We need to change minds - and a big part of that is providing clients and contractors with the tools they need to make changes. The lack of awareness about embodied carbon and the availability of less carbon intensive options is a huge barrier to progress. So is 'business as usual'. That's why we're working with progressive businesses to create a market for net zero concrete and accelerate global change through the creation of standardised methodology to improve accuracy of data and benchmarks, and performance based specifications and standards.
ConcreteZero defines embodied carbon emissions as the CO2 linked to the production of concrete. Most of these emissions are associated with the type of cement used. Traditionally Portland Cement is used as the glue that sticks together the gravel and sands in the concrete mix along with water. While only making up 10 per cent of the concrete mix it contributes to 90 per cent of the embodied carbon emissions of the final concrete product. This is what ConcreteZero members are challenging. They're working together to find alternative binders and concretes that will not only limit the impact on the planet but that also help them meet project requirements and specifications.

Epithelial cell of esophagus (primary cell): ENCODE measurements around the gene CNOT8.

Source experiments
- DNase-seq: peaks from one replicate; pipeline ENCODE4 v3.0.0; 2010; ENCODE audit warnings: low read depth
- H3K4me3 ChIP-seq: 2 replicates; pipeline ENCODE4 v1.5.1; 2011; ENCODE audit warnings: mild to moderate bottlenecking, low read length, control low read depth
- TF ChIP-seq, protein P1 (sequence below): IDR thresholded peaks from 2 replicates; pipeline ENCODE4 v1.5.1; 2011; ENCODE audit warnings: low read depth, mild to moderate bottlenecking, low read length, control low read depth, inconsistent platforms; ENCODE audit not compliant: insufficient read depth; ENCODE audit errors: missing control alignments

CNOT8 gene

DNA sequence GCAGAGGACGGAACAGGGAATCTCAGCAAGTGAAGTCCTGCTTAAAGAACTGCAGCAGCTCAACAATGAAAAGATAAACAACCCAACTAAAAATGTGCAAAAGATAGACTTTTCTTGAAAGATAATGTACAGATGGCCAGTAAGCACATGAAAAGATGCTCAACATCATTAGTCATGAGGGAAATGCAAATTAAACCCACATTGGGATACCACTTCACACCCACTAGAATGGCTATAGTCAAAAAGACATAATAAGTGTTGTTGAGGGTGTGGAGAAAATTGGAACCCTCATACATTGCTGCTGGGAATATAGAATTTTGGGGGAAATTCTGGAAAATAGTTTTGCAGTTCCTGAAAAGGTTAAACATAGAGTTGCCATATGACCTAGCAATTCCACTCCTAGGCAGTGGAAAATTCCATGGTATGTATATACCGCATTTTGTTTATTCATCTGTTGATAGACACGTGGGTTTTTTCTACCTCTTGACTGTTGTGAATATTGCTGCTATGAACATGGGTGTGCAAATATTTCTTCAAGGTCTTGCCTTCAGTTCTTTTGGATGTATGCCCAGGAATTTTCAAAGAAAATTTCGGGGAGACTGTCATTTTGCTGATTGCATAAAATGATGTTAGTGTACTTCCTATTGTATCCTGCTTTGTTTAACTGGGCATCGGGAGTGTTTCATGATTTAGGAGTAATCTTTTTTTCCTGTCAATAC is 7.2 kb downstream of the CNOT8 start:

Innovation needs to be based on partnerships
Business as usual isn't an option. We need to rethink our approach to regulating, incentivising and working with the construction industry. Policy makers are going to have to become more comfortable with ambiguity. This won't work if we seek to prescribe solutions - a leap of faith is going to be required to enable a focus on outcomes. We're already working with BSI (British Standards Institute) and other industry experts to develop a flex standard for low-emission concrete, which we hope with gather widespread support and adoption.
But we know that good intentions aren't enough at a time when funds are tight and decision making is opaque. Public procurement policies need to change and look at whole life costs - not just in financial terms but in terms of carbon. This is already happening in Denmark with transformative results.
Businesses are already taking charge - Canary Wharf Group works with its supply chain, engaging early and helping its suppliers tackle issues as they arise. They are integrating ConcreteZero principles of low carbon concrete early into their projects, and taking the time to test solutions that deliver the most suitable results. Governments can help by bringing in effective policy through building regulations and planning guidance. Most of all they can ensure that good data is collected to enable industry to compare what is and isn't working and set progressively more challenging standards.
A golden opportunity for UK plc
The choice is ours. With the political will and right policies, the UK can drive a global transition to sustainable materials, securing jobs and investment in this country and opening markets for our expertise around the world. Or we can wait for other countries to make the first steps in mainstreaming low emission concrete across the public sector. For our environment, economy and aspirations as a climate leader, I hope we choose the former.
*This article was originally published on Business Green. You can find the article here.